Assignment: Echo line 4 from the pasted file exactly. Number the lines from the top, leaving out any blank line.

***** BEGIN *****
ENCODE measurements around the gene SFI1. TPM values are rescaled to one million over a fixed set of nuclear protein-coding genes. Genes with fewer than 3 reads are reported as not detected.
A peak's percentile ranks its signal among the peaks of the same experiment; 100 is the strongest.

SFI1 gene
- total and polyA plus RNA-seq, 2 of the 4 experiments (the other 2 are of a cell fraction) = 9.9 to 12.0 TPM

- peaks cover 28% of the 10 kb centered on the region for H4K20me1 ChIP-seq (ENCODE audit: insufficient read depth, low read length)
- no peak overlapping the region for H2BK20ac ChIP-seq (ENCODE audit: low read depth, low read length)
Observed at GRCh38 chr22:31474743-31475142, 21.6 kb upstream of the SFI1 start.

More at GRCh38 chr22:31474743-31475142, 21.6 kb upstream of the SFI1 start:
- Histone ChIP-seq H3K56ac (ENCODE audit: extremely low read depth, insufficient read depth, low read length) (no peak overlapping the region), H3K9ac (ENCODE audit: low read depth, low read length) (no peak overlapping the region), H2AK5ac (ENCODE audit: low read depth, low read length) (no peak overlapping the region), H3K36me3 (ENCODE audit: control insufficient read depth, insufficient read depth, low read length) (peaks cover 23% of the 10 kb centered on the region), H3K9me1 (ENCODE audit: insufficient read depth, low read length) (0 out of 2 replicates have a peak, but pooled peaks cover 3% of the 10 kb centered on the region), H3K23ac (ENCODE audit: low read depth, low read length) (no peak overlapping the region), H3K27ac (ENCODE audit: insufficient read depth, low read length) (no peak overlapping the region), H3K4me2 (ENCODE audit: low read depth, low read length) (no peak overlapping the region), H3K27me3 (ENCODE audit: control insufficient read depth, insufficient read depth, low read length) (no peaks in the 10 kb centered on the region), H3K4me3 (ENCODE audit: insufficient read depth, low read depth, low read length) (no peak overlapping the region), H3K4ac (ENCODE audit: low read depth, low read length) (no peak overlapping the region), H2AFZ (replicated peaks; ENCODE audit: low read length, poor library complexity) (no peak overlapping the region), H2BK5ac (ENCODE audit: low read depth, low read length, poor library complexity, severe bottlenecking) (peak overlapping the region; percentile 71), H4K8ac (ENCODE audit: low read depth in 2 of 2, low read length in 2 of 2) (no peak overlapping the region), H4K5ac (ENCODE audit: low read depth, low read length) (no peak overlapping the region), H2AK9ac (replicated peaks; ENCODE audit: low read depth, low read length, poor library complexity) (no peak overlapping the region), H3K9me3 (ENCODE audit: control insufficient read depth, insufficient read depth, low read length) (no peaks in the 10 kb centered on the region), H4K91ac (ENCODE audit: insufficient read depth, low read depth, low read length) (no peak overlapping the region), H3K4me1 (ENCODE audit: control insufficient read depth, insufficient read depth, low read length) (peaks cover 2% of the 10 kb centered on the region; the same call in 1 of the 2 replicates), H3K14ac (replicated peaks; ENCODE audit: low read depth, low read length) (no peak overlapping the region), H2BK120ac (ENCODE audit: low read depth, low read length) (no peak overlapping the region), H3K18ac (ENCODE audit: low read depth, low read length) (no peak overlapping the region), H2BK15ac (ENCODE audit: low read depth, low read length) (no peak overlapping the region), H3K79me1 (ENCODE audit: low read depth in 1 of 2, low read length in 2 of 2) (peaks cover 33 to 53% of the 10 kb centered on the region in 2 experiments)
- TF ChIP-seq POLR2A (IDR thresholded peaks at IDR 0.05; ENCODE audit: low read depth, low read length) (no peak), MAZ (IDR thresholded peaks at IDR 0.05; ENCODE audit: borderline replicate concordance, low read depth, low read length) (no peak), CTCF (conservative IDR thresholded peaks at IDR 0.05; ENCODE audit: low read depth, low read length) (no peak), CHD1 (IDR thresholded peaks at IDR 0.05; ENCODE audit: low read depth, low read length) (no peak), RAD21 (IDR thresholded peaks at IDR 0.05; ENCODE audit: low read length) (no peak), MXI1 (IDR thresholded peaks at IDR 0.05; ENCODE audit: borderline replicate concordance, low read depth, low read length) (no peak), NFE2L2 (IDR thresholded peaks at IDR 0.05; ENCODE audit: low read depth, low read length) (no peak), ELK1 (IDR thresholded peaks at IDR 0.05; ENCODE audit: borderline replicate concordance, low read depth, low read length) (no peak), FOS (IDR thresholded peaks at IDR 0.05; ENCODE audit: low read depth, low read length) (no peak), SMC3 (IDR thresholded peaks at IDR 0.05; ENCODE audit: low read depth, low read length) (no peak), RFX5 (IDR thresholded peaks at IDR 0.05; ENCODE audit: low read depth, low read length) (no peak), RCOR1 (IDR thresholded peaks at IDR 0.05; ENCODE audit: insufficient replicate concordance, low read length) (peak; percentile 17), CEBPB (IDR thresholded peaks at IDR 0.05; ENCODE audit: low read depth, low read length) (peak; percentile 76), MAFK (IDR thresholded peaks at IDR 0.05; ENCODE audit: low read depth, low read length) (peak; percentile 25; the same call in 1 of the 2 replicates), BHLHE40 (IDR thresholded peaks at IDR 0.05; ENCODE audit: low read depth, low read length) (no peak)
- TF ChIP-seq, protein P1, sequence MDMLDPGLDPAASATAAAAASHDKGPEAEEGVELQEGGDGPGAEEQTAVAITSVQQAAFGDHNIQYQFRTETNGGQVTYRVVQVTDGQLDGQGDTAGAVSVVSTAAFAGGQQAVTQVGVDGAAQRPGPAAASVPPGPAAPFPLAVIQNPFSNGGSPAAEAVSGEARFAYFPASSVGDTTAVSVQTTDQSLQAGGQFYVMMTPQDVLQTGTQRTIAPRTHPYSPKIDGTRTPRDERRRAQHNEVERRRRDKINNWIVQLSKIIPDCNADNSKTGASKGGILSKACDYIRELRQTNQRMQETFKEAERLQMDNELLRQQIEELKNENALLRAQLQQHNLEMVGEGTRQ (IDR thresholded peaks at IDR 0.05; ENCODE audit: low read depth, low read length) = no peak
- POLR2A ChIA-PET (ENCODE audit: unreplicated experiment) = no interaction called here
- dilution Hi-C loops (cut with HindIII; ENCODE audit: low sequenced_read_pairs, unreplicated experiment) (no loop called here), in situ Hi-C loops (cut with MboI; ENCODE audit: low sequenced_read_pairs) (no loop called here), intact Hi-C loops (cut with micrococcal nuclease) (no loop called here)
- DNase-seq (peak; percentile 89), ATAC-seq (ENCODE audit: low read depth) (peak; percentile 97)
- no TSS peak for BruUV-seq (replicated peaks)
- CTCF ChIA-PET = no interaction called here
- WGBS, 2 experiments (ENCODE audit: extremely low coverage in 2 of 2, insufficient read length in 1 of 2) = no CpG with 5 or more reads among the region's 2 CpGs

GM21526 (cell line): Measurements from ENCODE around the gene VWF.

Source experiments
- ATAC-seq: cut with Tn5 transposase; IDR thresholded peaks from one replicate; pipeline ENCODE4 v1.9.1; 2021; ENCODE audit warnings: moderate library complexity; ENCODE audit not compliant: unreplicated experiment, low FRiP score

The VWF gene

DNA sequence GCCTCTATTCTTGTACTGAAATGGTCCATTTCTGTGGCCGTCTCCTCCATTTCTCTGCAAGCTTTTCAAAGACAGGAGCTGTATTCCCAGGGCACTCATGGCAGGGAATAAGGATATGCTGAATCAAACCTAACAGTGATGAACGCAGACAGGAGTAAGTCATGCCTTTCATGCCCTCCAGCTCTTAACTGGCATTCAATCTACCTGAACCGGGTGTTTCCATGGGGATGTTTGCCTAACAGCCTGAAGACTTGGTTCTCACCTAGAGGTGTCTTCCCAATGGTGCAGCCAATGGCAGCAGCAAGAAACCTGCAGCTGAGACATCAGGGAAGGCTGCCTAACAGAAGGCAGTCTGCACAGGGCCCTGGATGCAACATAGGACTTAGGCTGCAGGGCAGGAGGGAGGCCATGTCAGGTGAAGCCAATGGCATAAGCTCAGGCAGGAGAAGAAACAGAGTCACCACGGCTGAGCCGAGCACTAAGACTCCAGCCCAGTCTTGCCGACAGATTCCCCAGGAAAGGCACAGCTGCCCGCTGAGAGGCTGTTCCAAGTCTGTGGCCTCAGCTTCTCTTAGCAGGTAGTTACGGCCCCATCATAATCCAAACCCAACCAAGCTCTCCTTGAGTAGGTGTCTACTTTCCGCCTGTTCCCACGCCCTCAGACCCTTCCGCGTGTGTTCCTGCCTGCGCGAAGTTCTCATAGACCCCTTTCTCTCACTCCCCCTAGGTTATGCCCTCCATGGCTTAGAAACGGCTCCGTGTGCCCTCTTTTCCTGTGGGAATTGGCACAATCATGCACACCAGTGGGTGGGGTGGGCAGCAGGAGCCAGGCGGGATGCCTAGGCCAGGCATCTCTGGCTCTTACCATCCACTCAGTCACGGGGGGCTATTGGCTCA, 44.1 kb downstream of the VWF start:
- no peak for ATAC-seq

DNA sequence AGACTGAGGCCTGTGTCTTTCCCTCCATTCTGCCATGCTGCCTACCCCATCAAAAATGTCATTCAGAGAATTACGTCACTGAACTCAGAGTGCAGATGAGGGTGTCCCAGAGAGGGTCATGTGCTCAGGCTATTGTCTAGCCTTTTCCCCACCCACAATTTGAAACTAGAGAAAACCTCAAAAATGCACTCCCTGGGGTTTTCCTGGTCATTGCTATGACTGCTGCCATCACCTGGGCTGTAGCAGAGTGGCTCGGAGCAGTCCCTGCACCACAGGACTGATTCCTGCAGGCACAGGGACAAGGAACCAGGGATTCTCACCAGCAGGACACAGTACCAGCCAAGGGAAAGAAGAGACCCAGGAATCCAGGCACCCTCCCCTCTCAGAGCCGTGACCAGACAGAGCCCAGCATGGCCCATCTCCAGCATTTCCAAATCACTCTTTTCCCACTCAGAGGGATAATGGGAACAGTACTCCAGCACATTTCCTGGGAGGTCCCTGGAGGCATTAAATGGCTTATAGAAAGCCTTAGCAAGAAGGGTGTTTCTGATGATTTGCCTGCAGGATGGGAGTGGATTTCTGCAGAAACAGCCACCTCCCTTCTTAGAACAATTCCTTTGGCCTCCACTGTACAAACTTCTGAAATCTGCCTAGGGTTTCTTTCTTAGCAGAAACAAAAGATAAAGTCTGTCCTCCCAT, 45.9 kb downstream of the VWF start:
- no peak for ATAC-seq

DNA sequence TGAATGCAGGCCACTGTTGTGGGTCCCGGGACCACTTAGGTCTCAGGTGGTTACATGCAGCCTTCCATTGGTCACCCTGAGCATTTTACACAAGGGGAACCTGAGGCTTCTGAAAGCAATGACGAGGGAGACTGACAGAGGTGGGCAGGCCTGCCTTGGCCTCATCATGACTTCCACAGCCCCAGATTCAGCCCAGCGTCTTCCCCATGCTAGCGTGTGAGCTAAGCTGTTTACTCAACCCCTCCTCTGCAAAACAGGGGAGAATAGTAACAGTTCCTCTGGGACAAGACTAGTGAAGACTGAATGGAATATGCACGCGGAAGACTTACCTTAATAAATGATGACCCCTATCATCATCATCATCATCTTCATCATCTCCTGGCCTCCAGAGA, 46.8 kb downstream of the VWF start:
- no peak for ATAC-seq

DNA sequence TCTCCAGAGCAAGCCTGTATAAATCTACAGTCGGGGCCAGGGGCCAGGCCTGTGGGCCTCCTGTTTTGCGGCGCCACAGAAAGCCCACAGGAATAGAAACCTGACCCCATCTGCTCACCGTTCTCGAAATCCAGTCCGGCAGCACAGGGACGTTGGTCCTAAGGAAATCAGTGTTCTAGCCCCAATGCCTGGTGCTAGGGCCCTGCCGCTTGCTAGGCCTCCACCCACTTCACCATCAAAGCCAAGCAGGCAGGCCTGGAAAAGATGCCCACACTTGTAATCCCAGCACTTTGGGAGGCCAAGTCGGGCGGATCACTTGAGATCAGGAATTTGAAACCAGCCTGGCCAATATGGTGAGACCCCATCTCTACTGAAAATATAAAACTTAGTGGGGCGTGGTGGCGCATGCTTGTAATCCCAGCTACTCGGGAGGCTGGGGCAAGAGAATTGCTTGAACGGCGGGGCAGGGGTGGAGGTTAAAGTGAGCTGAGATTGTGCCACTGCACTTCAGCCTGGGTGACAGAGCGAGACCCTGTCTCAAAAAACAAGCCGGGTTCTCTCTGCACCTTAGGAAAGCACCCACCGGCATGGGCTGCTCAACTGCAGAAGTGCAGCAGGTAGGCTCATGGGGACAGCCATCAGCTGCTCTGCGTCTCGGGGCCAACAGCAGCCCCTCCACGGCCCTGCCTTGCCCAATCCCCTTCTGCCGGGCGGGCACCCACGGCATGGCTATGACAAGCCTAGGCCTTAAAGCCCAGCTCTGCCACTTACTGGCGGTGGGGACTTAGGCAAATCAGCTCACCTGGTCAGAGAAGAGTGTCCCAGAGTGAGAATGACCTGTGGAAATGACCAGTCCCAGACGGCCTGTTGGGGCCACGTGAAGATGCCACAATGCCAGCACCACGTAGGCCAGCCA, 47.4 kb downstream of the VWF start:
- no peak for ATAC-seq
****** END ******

- total and polyA plus RNA-seq, 2 of the 4 experiments (the other 2 are of a cell fraction) = 9.9 to 12.0 TPM